First and Last Name/s of Presenters

Jenna LarsonFollow
Rachel DeMarzoFollow

Participation Type

Poster

Mentor/s

Dr. LaTina Steele

College

College of Arts and Sciences

Location

University Commons

Start Day/Time

4-24-2019 2:00 PM

End Day/Time

4-24-2019 5:00 PM

Abstract

Invasive plants can spread to a degree that disrupts the structure of an ecosystem and causes damage to the environment. Factors contributing to plant invasiveness are incompletely understood, but elevated levels of chemical deterrents may enhance invasion success. This study examined competitive interactions, chemical defense production, and palatability in native Ceratophyllum demersum(coontail) and invasive Myriophyllum spicatum (milfoil). A laboratory competition experiment examined differences in C. demersum and M. spicatum growth in monoculture and polyculture. Since coontail can allelopathically reduce the growth of some plants, M. spicatum was grown in water containing chemical cues from each species. Field-collected samples of each species were freeze dried and ground for phenolic analysis and a palatability experiment. Freeze-dried, ground tissue from each plant species was incorporated into an artificial diet that was offered to amphipods (Gammarus sp.) in a choice feeding experiment. Coontail grew similarly well in both monoculture and polyculture, while milfoil grew better in polyculture. Milfoil growth was lowest in milfoil-conditioned water that contained its own chemical cues, showing that coontail did not allelopathically inhibit the growth of milfoil. Phenolic analysis showed that milfoil contained more phenolics than coontail, which should lead to greater amphipod feeding on the agar food made with coontail than with milfoil. Although other factors could affect competitive interactions and plant palatability, the results suggest that coontail can successfully compete with milfoil and that herbivores may alter competitive interactions between these species.

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Apr 24th, 2:00 PM Apr 24th, 5:00 PM

The Role of Competitive Interactions, Phenolics, and Feeding by Mesograzers in Eurasian Watermilfoil (Myriophyllum Spicatum) Invasions

University Commons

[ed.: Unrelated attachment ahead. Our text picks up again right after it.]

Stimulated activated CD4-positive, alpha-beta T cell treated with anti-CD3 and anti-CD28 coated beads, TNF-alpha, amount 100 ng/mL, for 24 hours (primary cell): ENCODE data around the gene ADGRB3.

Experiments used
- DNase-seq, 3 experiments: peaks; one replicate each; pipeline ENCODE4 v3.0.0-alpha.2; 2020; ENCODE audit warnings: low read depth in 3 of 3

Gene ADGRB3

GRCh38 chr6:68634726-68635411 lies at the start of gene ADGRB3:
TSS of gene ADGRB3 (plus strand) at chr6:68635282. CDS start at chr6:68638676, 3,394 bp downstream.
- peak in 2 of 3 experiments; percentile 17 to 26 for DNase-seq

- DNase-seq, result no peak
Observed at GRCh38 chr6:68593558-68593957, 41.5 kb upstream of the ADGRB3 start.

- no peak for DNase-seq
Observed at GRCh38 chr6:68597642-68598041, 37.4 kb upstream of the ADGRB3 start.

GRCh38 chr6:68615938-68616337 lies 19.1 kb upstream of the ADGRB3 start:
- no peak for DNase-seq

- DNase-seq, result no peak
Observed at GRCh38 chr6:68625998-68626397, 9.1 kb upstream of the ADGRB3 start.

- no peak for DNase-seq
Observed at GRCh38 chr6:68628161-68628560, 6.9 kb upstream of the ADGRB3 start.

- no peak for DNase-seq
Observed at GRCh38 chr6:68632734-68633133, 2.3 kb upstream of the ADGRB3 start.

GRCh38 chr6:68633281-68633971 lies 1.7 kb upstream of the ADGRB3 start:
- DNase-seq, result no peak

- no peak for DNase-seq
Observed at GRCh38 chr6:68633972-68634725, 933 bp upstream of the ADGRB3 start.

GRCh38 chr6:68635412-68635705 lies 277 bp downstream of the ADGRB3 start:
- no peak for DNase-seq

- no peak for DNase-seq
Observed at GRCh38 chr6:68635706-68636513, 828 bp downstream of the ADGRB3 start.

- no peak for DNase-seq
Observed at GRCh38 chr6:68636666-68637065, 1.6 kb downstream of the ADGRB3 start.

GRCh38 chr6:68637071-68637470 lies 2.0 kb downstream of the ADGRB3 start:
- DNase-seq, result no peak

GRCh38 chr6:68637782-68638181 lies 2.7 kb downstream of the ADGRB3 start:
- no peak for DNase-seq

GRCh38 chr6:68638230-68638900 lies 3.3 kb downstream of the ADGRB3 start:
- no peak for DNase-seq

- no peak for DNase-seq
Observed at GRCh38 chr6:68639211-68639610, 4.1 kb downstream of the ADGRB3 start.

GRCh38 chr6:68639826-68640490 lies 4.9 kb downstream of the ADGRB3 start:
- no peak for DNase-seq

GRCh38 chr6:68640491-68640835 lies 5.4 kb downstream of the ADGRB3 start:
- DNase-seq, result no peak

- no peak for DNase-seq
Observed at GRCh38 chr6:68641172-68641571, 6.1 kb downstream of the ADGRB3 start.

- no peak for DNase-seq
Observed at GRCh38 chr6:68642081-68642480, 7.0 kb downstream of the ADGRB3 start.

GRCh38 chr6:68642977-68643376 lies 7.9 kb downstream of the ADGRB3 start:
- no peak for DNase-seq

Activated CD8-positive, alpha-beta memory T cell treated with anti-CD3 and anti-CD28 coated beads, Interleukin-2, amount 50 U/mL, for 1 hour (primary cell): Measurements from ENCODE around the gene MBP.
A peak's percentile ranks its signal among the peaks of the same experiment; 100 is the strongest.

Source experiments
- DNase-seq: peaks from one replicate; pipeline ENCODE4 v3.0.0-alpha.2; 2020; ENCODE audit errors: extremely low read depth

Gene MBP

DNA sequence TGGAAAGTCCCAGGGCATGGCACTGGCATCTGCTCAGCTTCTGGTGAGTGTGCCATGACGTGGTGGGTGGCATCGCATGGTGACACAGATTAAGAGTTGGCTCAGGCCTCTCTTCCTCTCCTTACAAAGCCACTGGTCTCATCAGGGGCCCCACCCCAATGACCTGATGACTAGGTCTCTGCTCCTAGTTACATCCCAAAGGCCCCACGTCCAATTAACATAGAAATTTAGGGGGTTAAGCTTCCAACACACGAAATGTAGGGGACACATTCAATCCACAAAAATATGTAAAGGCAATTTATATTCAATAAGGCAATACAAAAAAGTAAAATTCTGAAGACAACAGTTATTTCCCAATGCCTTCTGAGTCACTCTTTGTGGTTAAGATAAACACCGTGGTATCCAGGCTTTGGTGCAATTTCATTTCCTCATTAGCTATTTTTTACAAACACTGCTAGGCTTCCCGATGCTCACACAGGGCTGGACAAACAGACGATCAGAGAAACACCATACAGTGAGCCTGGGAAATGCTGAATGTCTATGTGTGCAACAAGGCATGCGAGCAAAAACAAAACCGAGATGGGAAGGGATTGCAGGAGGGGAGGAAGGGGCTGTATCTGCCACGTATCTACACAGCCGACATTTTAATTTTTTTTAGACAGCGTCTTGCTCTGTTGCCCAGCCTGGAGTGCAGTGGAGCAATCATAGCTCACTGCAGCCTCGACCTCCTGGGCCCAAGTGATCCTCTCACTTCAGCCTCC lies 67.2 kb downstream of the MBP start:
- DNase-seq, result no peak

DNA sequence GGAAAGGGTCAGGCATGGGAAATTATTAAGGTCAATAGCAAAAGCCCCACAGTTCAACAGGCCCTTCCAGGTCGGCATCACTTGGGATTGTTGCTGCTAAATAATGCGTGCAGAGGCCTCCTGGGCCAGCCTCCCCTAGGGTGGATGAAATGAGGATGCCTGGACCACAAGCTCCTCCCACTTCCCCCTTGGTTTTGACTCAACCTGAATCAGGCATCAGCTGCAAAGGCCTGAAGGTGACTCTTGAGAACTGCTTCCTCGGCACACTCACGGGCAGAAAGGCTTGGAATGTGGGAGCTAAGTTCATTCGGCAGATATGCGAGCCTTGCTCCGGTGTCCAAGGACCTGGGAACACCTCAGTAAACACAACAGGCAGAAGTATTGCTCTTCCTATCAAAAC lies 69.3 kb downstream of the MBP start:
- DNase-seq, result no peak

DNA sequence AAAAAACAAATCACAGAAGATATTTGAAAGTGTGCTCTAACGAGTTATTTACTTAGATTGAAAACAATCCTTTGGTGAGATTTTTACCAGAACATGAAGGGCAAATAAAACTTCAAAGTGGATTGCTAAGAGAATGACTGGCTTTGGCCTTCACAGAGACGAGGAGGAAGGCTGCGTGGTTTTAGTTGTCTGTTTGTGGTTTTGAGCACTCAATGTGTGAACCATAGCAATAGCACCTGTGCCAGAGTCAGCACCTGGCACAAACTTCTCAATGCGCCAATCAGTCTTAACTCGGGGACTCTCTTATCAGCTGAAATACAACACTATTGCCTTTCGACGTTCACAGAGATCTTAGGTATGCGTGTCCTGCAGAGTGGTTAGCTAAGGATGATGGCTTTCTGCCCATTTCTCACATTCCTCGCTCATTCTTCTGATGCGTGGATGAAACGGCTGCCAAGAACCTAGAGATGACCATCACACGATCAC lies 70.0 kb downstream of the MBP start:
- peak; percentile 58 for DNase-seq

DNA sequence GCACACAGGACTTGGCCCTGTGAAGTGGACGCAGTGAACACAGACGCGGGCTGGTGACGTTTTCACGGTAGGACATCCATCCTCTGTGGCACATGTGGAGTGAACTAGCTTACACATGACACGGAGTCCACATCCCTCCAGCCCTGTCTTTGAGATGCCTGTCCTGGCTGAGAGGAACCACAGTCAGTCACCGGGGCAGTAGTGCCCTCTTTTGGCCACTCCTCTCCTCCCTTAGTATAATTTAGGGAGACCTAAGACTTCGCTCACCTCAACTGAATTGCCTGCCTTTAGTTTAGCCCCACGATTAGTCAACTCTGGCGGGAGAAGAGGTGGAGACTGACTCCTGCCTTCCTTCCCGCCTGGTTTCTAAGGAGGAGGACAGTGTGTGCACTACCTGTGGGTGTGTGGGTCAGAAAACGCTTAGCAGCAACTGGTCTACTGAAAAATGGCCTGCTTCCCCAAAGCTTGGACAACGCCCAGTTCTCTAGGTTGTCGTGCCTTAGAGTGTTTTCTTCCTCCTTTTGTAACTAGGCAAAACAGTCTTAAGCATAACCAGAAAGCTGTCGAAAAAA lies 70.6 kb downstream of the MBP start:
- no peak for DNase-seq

Invasive plants can spread to a degree that disrupts the structure of an ecosystem and causes damage to the environment. Factors contributing to plant invasiveness are incompletely understood, but elevated levels of chemical deterrents may enhance invasion success. This study examined competitive interactions, chemical defense production, and palatability in native Ceratophyllum demersum(coontail) and invasive Myriophyllum spicatum (milfoil). A laboratory competition experiment examined differences in C. demersum and M. spicatum growth in monoculture and polyculture. Since coontail can allelopathically reduce the growth of some plants, M. spicatum was grown in water containing chemical cues from each species. Field-collected samples of each species were freeze dried and ground for phenolic analysis and a palatability experiment. Freeze-dried, ground tissue from each plant species was incorporated into an artificial diet that was offered to amphipods (Gammarus sp.) in a choice feeding experiment. Coontail grew similarly well in both monoculture and polyculture, while milfoil grew better in polyculture. Milfoil growth was lowest in milfoil-conditioned water that contained its own chemical cues, showing that coontail did not allelopathically inhibit the growth of milfoil. Phenolic analysis showed that milfoil contained more phenolics than coontail, which should lead to greater amphipod feeding on the agar food made with coontail than with milfoil. Although other factors could affect competitive interactions and plant palatability, the results suggest that coontail can successfully compete with milfoil and that herbivores may alter competitive interactions between these species.

 

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